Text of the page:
An integrated approach to developing nutrient management schemes for container-grown nursery crops

Project Overview

Project Type: Research and Education
Funds awarded in 2007: $106,562.00
Projected End Date: 12/31/2010
Region: Northeast
State: New Jersey
Project Leader:
Dr. John Dighton
Rutgers Universuty
Gladis Zinati
Rutgers, The State University

Annual Reports


  • Additional Plants: ornamentals


  • Crop Production: biological inoculants, fertigation, nutrient cycling, application rate management, tissue analysis
  • Education and Training: demonstration, display, farmer to farmer, mentoring, on-farm/ranch research, participatory research, workshop, youth education
  • Soil Management: soil analysis, soil microbiology

    Proposal abstract:

    Nursery, greenhouse and sod production has increased and ranked number one among agricultural commodities in the last seven years in New Jersey. Nursery growers are under scrutiny from the environmental regulatory agencies due to excess losses of nutrients from container-grown nursery systems. Nursery stakeholders expressed the need to develop methods that improve plant production while reducing nutrient loading into runoffs. The goal of this project is to develop an integrated approach for nutrient management of container-grown nursery crops. In year one, we will test the effectiveness of inoculation of plants by naturally-occurring mycorrhizae, when grown in two container growing media and amended with three types of fertilizers, on plant growth and reduction of nutrients in leachates. Plant biomass and nutrients concentrations in plant tissues and leachates will be determined. Plant roots will be assessed for mycorrhizal inoculation. Results will be presented in a field day to at least 100 growers. In year two, during a one-day short course 50 nursery growers will receive training on techniques used for inoculating plant material with mycorrhizae and monitoring of leachates. Consequently, we will select 6 growers to test on farm sites the integrated approach using selected plant species. Samples will be collected periodically and analyzed for nutrients to verify and confirm the proposed system. Results will be demonstrated in a field day and growers will share their experience and demonstrate to their fellow growers the benefits of the integrated approach. In year three, a questionnaire will be mailed to survey 100 growers on their nutrient management activities and the impact of the conducted studies and training sessions. We anticipate 5-6 nurserymen will continue to use the integrated approach years after the project ends and improve sustainability of nursery crop production using an environmentally-friendly system.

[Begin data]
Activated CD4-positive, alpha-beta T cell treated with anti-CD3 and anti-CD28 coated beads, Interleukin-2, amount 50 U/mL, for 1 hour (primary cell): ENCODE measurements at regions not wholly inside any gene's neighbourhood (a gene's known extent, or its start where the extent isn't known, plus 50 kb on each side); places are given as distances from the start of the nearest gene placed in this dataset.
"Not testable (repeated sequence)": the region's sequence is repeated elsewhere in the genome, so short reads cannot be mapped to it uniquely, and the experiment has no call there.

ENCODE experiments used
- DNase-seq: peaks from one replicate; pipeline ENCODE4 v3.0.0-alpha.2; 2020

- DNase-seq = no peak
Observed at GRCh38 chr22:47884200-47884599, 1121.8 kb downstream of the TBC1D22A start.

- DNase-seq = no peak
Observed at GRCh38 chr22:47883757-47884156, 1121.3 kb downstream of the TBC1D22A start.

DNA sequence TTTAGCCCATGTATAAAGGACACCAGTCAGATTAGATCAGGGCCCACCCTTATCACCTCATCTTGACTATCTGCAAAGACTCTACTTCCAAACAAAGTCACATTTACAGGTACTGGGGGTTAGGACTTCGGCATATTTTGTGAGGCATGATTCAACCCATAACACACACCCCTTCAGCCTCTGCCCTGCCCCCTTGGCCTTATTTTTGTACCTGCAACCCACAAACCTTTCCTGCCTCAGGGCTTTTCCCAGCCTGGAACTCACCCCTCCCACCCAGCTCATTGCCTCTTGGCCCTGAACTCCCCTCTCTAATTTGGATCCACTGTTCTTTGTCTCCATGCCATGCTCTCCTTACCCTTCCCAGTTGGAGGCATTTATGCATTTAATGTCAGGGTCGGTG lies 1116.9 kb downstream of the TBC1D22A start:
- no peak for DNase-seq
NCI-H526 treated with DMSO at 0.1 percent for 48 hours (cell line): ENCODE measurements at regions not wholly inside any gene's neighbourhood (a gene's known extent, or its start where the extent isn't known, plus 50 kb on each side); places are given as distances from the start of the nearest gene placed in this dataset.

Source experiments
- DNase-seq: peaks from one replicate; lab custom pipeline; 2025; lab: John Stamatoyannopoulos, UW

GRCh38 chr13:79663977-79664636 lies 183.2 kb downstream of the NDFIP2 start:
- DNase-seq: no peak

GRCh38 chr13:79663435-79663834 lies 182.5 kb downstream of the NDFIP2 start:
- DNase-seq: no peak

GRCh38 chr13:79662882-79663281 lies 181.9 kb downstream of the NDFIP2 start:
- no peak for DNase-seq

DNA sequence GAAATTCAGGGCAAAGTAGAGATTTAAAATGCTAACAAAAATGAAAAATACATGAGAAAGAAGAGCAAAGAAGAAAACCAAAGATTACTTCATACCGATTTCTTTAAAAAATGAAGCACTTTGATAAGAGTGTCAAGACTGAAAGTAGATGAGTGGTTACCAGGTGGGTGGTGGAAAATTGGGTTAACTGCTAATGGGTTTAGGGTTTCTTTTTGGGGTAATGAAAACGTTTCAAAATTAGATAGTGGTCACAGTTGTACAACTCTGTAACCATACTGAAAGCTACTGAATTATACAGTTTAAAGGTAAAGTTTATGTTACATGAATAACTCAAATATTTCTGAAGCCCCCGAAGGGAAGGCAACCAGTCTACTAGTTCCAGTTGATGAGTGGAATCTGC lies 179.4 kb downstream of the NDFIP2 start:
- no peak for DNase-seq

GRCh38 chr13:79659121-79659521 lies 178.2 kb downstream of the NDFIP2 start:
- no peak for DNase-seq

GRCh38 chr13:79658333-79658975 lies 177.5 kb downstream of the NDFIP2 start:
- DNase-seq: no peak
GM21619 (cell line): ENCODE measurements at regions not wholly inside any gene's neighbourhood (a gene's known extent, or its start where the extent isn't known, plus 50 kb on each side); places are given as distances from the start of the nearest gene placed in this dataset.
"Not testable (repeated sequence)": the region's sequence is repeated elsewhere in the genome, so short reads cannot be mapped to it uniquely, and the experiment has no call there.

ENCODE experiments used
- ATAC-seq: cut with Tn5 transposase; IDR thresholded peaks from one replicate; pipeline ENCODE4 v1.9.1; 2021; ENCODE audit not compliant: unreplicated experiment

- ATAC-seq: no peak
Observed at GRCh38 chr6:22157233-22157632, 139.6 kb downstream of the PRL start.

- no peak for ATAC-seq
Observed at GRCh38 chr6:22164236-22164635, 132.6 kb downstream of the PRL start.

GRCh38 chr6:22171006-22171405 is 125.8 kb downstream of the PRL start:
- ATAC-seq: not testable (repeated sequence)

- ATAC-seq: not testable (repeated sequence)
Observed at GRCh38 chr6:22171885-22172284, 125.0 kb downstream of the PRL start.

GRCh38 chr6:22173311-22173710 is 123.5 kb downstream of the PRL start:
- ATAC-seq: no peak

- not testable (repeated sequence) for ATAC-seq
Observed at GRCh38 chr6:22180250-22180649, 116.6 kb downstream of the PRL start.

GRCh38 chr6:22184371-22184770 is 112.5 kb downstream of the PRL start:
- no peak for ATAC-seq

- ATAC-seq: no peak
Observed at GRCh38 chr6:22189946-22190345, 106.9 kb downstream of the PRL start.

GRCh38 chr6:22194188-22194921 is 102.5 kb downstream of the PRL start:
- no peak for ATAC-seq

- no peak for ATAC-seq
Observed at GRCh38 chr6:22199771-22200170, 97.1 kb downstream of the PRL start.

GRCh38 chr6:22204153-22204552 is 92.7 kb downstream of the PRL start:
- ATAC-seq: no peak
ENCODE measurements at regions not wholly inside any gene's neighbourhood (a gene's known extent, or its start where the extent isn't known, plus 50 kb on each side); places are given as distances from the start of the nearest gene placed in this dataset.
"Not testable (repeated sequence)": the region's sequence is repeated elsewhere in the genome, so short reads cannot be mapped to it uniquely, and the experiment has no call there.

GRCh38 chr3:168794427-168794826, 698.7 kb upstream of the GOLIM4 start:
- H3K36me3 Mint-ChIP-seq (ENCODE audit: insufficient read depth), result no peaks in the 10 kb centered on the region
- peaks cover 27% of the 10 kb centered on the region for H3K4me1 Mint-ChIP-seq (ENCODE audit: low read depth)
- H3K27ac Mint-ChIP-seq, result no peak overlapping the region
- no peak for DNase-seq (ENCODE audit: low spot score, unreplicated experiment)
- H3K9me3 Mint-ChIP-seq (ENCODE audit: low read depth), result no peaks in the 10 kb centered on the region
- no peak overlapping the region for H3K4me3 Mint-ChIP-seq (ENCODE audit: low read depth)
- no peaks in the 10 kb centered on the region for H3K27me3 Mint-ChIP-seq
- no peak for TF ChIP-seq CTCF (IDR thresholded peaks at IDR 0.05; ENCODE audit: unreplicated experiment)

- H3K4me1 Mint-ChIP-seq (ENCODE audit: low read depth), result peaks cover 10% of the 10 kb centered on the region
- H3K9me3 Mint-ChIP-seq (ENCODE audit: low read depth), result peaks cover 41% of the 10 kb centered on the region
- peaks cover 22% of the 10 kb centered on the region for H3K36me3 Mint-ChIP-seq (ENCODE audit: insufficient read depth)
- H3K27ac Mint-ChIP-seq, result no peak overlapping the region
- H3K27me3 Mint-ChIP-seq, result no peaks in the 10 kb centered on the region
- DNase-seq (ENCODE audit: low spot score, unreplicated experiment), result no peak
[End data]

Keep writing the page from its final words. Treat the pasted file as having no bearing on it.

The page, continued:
Performance targets from proposal:

    The primary outcome of this project will be to develop nutrient management schemes that reduce nutrient loading and improve nursery crop quality. Information gained through this project will be presented during field days, a one-day short course, newsletters, reports, and conferences.

    Milestone 1: At least 100 nursery growers will be exposed to the benefits of the integrated nutrient management approach during field days and annual nursery growers meeting.

    Milestone 2: Out of 100, 50 nursery growers will attend the one-day short course to further their understanding on the uses of fertilizers and mycorrhizae and have hands on experience on techniques used for inoculation and monitoring of leachates.

    Milestone 3: Out of 50 nursery growers, 6 will be selected to test and verify the best treatments found in year’s one study. The growers will inoculate selected plant species and amend it with commonly used fertilizer. They will monitor plant growth and leachates.

    Milestone 4 and performance target: Twelve nursery growers will implement and integrate nutrient management schemes in container nursery production practices after the third year of the project and continue to use these methods to increase sustainability of nursery production, profitability and protection of the environment. These 6 nursery growers will be the nucleus to demonstrate the practical application of mycorrhizae and exemplary stewards for their community.

    Any opinions, findings, conclusions, or recommendations expressed in this publication are those of the author(s) and do not necessarily reflect the view of the U.S. Department of Agriculture or SARE.